Dr. Thomas S. Field, president of William Jewell College from 1970 to 1980, passed away March 12 in Springfield, Mo. He was 93.
Dr. Field initiated a “Decade of Greatness” at William Jewell which encompassed numerous developments and physical improvements at the College. Enrollment increased significantly during Dr. Field’s tenure, and the College’s overseas study program was established with an agreement at Regent’s Park College of Oxford University and at Harlaxton College in Grantham, England. The College’s Pillsbury Music Center was dedicated in 1974, and significant funds were secured through the successful “William Jewell Tomorrow” campaign for construction of the Mabee Center for Physical Education, which was completed in 1980.
Dr. Field served as interim president at Missouri Baptist University in St. Louis from 1991 to 1995, and following his interim presidency continued to serve as director of special projects and consultant to MBU president Alton Lacey. In 1995, Dr. Field received the Charles D. Johnson Outstanding Educator Award from the Southern Baptist Education Commission.
“He served William Jewell College honorably and well,” said President David Sallee. “Dr. Field loved the College and its students. His work provided a solid foundation for the generations of Jewell students who are the ultimate beneficiaries of his insight. Dr. Field’s leadership transformed the College from an institution that was, at the moment of his arrival, struggling with its enrollment, its finances and its direction. His influence is still felt today through those faculty members hired during his years and students who studied here then, eleven of whom are now on our Board of Trustees.”
Dr. Field was born on June 2, 1915, in Chicago. He received a B.S. in business administration and public relations at Wheaton College. He also completed graduate work at Northwestern University. He attended Eastern Baptist Theological Seminary in Philadelphia, where he received his degree in theology.
While at Wheaton, Dr. Field met Virginia Margaret Leach, and they were married in 1939. Dr. and Mrs. Field had two daughters, Melinda Ann Field Duncan and Rebecca Lyn Field Montgomery. Mrs. Field preceded Dr. Field in death in 1994.
Dr. Field served as pastor of churches in New York, Louisiana and Georgia before coming to Missouri. At the time of his election as president of William Jewell, Dr. Field was senior minister of First Baptist Church of Springfield, at that time the largest Baptist church in Missouri. He served two terms as president of the Missouri Baptist Convention.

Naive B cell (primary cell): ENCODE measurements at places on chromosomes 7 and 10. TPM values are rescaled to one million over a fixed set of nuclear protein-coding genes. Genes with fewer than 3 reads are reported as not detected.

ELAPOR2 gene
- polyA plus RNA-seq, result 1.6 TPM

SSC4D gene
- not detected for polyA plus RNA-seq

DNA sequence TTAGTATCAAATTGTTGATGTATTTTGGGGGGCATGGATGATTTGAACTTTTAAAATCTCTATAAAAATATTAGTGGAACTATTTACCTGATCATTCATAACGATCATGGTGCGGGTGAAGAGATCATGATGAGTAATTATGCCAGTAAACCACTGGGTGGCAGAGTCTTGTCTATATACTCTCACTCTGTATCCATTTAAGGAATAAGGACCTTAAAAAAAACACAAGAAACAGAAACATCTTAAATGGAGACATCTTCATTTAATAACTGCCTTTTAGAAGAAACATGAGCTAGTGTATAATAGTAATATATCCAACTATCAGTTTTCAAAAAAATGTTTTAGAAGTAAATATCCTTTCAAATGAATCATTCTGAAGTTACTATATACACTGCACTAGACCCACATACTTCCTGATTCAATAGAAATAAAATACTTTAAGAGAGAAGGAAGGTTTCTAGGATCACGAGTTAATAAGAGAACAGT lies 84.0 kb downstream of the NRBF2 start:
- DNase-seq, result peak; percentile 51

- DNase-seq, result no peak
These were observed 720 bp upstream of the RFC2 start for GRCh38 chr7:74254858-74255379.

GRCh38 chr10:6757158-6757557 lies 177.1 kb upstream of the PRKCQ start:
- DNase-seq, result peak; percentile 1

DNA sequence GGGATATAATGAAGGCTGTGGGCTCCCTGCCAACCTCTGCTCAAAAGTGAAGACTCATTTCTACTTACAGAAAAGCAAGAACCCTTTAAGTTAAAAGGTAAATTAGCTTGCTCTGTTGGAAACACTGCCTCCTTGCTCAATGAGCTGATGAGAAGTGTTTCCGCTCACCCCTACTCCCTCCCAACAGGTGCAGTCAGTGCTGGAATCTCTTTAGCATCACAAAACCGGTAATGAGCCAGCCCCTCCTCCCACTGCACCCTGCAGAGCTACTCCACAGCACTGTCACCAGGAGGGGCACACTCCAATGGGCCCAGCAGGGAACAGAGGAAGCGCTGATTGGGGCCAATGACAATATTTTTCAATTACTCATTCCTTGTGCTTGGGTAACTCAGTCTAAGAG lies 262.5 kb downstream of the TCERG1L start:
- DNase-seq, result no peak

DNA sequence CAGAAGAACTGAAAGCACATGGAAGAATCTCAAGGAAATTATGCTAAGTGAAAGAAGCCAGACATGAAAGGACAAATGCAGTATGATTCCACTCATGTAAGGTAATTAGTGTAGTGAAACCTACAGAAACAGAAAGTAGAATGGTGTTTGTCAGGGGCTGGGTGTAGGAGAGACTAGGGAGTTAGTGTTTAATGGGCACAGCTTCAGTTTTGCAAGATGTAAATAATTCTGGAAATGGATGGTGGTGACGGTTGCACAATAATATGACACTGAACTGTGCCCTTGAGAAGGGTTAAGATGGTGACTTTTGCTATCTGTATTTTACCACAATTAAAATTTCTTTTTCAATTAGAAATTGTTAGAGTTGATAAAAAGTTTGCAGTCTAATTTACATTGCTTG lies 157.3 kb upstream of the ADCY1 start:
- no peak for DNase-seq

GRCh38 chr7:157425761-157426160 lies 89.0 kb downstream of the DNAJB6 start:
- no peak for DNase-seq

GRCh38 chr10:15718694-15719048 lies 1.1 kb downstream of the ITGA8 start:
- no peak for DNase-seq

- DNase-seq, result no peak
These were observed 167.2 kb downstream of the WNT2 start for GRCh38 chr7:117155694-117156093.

Contributions may be made in Dr. Field’s memory to the Dr. and Mrs. Thomas S. Field Scholarship fund in care of the advancement office at William Jewell College, 500 College Hill, Liberty, MO 64068, or online at www.givetojewell.com.
Remembering Dr. Marvin Dixon
Dr. Marvin Porter Dixon, 70, professor emeritus of chemistry at William Jewell College, passed
away January 6, 2009, at North Kansas City Hospital after battling cancer for several months. Dr. Dixon served the College for 38 years from 1965 until his retirement in 2004. During his tenure at William Jewell, Dr. Dixon was a member of the American Chemical Society and had served as secretary to the Society.
Dr. Dixon was an Eagle Scout and served as Scoutmaster for Troop 376 from 1980 to 1988. He was
also an active member of Grace Baptist Church, where he taught Sunday School and was a member of the choir.
He was a patient teacher, noted Dr. Ed Lane, professor of chemistry at William Jewell and chairman of the department. He said that Dr. Dixon always gave students time to grasp difficult concepts, and that he preferred to see the goodness in others rather than dwelling on
“Even if something didn’t work in a lab, he would use that to make us ask more questions,” said Shane Price, instructor of chemistry at William Jewell and one of Dr. Dixon’s former students. “You could really tell that he loved interacting with students and trying to get them interested in what was
Dr. Dixon wanted everyone to realize that chemistry isn’t a boring subject. Donning his doctoral robes and a pointed wizard’s hat, he assumed his alter ego, “the William Jewell Wizard,” to present shows on the magic of science and chemistry to schoolchildren, Scout troops and church groups.
Dr. Dixon had a natural curiosity about the world. He wanted to know how things worked, and he embraced technology and enjoyed building electronic gadgets. Family members recalled that Dr. Dixon once built a television and stereo from kits.
Dr. Dixon was a lifelong music lover and could regularly be found in the audience at Harriman-Jewell Series events. Music was often playing in the background as he graded his students’ papers.
He is survived by his wife, Dr. Trudy Dixon of Platte Woods, Mo., as well as many loving family members and friends and several generations of chemistry students at William Jewell College.
To make a contribution to William Jewell College in memory of Dr. Dixon, go to www.givetojewell.com or contact the advancement office at William Jewell College, 500 College Hill, Liberty, MO 64068.